Light is locally emitted only where is the surface is touched (Photo: Ali Javey/Chuan Wang, Berkeley)
A fully fabricated interactive e-skin containing 16 ×16 pixels (Photo: Ali Javey/Chuan Wang, Berkeley)
Schematic illustration of the interactive e-skin device under operation (Image: Ali Javey/Chuan Wang, Berkeley)
Schematic layout of a single pixel, consisting of a nanotube thin-film-transistor, organic LED, and a pressure sensor integrated vertically on a polyimide substrate (Image: Ali Javey/Chuan Wang, Berkeley)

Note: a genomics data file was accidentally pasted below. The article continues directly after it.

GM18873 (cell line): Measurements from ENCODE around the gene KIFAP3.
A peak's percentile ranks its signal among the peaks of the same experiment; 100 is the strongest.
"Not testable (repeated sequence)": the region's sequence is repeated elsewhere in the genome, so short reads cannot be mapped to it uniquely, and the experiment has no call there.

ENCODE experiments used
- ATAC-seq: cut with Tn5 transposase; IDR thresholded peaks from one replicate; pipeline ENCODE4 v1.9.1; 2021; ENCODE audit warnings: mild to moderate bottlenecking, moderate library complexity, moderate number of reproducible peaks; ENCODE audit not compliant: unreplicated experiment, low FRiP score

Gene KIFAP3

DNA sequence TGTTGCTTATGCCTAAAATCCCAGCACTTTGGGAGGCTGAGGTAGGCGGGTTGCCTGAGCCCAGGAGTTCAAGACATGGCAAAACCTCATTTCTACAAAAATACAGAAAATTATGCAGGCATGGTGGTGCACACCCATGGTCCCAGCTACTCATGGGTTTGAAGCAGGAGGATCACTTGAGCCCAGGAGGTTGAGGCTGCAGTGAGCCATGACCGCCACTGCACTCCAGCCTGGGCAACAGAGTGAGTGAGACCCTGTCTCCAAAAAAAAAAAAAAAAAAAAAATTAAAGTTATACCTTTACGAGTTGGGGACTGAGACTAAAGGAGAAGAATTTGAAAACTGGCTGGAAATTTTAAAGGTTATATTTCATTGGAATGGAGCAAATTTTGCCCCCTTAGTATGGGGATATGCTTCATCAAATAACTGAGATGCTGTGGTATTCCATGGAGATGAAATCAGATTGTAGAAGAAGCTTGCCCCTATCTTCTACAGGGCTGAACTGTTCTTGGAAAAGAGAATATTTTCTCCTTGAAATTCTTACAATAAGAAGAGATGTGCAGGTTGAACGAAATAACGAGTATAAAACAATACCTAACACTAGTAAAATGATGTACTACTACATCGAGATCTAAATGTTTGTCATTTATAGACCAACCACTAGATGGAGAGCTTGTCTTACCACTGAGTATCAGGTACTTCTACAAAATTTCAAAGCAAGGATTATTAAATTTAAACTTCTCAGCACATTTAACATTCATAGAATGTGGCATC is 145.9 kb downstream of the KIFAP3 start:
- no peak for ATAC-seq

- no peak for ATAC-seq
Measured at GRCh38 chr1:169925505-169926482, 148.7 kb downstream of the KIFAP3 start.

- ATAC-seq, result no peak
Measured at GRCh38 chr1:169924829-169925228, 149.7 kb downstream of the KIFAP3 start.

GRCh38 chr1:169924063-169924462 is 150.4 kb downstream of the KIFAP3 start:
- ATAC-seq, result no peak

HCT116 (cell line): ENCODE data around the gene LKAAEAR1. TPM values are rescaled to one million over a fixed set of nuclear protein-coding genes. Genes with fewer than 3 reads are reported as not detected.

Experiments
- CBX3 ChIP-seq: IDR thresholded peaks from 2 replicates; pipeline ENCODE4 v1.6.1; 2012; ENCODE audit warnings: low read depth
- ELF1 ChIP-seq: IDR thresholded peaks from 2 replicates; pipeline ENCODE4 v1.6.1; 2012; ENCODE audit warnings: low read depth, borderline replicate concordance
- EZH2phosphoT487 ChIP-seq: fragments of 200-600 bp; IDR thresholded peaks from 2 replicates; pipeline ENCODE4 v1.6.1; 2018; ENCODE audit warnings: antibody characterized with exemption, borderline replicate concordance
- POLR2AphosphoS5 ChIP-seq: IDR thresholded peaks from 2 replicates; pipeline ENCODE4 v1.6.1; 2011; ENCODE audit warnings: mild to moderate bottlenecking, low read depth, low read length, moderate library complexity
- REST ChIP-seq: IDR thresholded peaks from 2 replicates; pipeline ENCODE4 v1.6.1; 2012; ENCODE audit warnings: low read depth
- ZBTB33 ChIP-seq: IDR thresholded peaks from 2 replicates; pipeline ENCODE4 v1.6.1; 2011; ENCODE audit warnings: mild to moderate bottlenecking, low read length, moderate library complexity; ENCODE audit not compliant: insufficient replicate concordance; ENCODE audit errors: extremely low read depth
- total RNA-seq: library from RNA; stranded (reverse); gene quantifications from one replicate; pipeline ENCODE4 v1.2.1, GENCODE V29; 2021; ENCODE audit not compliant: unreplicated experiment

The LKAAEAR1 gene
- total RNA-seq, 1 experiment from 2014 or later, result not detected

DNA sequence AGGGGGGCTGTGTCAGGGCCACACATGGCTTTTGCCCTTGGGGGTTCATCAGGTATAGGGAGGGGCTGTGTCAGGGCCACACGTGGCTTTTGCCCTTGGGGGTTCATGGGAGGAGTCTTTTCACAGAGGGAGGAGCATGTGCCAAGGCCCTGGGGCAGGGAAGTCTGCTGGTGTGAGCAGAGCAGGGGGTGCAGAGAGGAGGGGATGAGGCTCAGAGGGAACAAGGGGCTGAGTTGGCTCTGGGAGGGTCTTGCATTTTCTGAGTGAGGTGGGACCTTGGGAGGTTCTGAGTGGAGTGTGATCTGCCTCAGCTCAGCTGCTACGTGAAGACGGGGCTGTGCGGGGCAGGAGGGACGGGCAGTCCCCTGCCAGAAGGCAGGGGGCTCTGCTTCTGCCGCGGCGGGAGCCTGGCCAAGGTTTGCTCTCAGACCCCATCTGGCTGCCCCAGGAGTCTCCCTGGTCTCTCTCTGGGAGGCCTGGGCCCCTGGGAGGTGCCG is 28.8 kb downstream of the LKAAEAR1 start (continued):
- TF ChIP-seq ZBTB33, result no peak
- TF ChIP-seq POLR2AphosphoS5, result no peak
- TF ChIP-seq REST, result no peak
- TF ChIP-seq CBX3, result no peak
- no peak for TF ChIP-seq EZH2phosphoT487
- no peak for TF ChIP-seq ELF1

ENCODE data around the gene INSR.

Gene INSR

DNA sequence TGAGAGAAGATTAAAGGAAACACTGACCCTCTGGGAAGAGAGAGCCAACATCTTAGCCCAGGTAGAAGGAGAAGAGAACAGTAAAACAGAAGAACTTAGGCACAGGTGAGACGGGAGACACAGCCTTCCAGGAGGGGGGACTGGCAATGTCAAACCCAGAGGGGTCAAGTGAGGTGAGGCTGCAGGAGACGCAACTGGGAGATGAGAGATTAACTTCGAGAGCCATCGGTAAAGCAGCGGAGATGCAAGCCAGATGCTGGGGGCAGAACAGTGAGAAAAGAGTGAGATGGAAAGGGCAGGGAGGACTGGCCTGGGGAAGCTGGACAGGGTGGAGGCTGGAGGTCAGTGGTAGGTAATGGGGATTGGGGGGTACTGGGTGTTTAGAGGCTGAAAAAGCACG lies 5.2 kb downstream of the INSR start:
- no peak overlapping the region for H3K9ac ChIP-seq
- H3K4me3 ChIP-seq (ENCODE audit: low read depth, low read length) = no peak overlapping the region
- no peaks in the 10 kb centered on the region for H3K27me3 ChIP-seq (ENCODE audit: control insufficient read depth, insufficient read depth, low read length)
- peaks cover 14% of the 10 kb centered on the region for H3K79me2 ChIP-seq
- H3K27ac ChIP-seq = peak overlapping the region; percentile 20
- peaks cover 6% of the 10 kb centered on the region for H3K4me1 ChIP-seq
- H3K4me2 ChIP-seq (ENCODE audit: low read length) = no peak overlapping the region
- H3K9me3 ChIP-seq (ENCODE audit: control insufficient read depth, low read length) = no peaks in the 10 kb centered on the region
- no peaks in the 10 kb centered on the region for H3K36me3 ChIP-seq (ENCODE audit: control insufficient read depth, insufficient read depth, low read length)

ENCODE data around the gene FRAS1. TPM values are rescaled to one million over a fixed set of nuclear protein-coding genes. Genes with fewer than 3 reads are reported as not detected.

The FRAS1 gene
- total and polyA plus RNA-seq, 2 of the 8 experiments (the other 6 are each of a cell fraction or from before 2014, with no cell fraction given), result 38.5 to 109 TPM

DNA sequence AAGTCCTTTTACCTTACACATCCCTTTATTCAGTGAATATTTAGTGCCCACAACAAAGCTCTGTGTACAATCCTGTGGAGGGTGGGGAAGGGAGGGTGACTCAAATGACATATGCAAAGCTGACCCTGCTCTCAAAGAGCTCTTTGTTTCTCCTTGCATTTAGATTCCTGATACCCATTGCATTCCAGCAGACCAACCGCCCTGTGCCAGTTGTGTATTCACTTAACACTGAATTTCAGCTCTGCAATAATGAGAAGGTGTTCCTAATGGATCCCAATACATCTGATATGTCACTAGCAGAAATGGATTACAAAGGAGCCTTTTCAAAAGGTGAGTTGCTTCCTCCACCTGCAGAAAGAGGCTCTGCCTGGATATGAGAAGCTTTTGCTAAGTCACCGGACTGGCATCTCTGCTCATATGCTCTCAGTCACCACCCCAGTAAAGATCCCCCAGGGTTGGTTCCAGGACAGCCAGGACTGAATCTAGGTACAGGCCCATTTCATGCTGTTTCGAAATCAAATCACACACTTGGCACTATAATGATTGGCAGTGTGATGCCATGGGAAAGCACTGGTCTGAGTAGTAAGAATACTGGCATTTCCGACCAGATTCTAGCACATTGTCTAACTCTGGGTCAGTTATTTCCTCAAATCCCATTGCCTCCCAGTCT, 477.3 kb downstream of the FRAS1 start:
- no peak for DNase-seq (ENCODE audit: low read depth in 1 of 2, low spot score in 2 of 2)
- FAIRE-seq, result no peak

The interactive electronic skin developed at UC Berkeley (Photo: Ali Javey/Chuan Wang, Berkeley)
The stereotype of the clumsy robot may soon become a thing of the past thanks to ongoing research at the University of California, Berkeley, where a team of engineers has created a thin and interactive sensor network that can be layered onto the surfaces of virtually any shape. The device gives out immediate feedback via an LED light when touched, and could be used to create smart bandages that monitor vitals in a patient in real time, wallpapers that act as touchscreens, or even to give humanoid robots that elusive "human touch."
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